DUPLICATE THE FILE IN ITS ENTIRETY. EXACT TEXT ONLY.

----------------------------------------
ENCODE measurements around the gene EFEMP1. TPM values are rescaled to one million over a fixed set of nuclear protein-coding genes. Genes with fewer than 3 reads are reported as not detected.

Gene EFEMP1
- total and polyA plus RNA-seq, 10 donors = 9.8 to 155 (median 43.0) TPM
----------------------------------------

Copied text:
ENCODE measurements around the gene EFEMP1. TPM values are rescaled to one million over a fixed set of nuclear protein-coding genes. Genes with fewer than 3 reads are reported as not detected.

Gene EFEMP1
- total and polyA plus RNA-seq, 10 donors = 9.8 to 155 (median 43.0) TPM